Alley in Pisa, Italy

by Lars Kotthoff

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I took this shot a few months ago, and something has been bugging me ever since. I was a bit surprised when I saw the image and saw the conspicuous "bokeh orbs". The thing is, I hadn't noticed anything of the sort when looking through the viewfinder. I hadn't noticed any particular highlights on the glass, and certainly didn't see such noticeable discs of light as you can see in the final image. They must have been there to a degree, but I certainly didn't expect the shot to turn out like it did.

enter image description here

I've been wondering why that is. I've searched for answers, and come up with a few possibilities of my own:

  • the microprism filters the light such that a narrower beam of light is focused through the viewfinder, so you see more DOF than what goes through the shutter

  • something to do with the human eye, in that your iris may provide more depth of field - your eye further focuses the light, certainly might be interpreted differently than light hitting a flat sensor

  • the brightness and contrast of the final image may not match what was seen through the viewfinder. The room was fairly dark and the shot was at 1/60th second, so possibly the bokeh is brighter in the final image than I would have seen through the viewfinder. Maybe it was there, just not as prominent?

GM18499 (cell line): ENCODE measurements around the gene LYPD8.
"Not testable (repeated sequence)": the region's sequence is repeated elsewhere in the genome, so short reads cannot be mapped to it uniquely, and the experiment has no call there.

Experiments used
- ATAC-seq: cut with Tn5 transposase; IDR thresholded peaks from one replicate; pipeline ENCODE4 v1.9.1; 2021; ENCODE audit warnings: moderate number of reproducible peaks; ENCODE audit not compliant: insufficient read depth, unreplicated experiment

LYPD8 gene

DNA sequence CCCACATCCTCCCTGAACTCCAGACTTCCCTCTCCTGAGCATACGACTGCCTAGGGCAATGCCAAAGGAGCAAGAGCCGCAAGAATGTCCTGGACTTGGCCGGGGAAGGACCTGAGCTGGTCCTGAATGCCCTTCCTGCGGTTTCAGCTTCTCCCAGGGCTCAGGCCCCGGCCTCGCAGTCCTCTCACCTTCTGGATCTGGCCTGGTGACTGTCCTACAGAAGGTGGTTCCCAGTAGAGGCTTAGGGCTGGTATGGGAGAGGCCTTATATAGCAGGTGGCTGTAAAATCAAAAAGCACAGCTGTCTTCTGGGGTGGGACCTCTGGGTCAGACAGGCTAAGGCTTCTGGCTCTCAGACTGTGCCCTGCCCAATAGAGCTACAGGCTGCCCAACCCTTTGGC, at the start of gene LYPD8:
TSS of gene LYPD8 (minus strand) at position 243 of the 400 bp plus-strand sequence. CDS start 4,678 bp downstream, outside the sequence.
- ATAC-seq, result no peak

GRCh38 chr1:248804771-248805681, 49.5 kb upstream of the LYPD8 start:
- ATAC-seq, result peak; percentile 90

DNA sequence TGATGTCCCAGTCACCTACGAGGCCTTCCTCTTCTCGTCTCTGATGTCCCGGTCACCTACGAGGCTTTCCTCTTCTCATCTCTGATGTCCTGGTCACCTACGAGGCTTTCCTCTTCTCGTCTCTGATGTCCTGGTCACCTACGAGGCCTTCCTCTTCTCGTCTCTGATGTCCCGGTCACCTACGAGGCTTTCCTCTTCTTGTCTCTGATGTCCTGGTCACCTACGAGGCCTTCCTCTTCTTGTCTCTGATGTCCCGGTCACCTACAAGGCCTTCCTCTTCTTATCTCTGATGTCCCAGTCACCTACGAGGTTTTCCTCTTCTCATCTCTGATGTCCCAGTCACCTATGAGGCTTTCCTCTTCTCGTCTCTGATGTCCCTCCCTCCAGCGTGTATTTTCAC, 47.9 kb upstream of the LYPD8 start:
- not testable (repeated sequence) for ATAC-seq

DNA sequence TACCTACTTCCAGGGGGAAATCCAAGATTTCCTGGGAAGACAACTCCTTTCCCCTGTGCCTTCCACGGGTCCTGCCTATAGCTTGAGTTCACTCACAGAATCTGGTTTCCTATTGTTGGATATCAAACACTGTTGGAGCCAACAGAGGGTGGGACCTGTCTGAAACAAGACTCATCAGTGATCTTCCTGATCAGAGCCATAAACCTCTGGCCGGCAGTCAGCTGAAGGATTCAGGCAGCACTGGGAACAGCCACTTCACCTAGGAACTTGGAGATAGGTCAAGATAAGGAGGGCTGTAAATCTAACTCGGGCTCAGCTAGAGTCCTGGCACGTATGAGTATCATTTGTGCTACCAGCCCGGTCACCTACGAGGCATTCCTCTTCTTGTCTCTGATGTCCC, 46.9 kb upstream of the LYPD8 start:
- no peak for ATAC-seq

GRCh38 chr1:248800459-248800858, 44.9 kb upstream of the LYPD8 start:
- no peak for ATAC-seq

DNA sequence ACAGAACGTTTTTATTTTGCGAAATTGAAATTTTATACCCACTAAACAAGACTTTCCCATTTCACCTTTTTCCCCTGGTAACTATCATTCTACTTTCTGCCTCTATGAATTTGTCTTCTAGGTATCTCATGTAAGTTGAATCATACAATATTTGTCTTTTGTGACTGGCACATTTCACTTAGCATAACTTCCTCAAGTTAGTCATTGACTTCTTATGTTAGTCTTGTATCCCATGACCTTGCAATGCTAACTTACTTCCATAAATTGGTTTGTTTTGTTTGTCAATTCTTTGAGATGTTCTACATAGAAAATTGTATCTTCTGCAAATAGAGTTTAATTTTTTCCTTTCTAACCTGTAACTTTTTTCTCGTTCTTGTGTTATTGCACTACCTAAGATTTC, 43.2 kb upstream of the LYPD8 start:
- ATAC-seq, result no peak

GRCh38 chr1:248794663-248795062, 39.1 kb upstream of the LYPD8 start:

• I am imagining the whole thing, they were there all the time I just wasn't paying attention

Is it a combination of all of these (particularly the last one)?

share|improve this question
    
what effect were you after originally? –  fluf Mar 12 '12 at 9:07
    
I was taking a picture of the wine bottle, for no particular reason. Put a glass in the background for a little interest. Shooting at f/1.8 you expect to see this effect, but it was just startling in this case since I didn't notice anything of the sort through the viewfinder –  MikeW Mar 12 '12 at 9:11

1 Answer 1

up vote 24 down vote accepted

It's probably a combination of two factors, firstly as you rightly suggest the focus screen plays a role - the view you see in the viewfinder effectively passes through a second aperture and so appears to be stopped down to about f/2.4 - f/2.8

So you can see bokeh through the viewfinder, it will just be much less pronounced due to the smaller effective aperture.

You can readily verify this, put on a fast lens stop down to f/5.6 and press the depth of field preview button (which closes the lens aperture, as if the camera were about to take a shot) you ought to see a darkening. Now stop down to f/2.5 and press the depth of field preview button, now the image in the viewfinder doesn't change as the lens is already stopped down that amount by the focus screen.

See also the accepted answer to this question:

Why is the depth-of-field preview in the optical viewfinder of my Canon 500D inaccurate?

Secondly you were probably focussing your attention on the bottle of merlot, the human eye only sees detail in a very narrow spot in the centre of your vision. The brain moves this spot around to create the illusion that you see the world in detail. If you were concentrating on the bottle you may simply have not actually 'seen' the bokeh in the background.

share|improve this answer
    
Top answer by what order? –  ysap May 7 '12 at 1:37
    
@ysap I meant the accepted answer! –  Matt Grum May 7 '12 at 21:20

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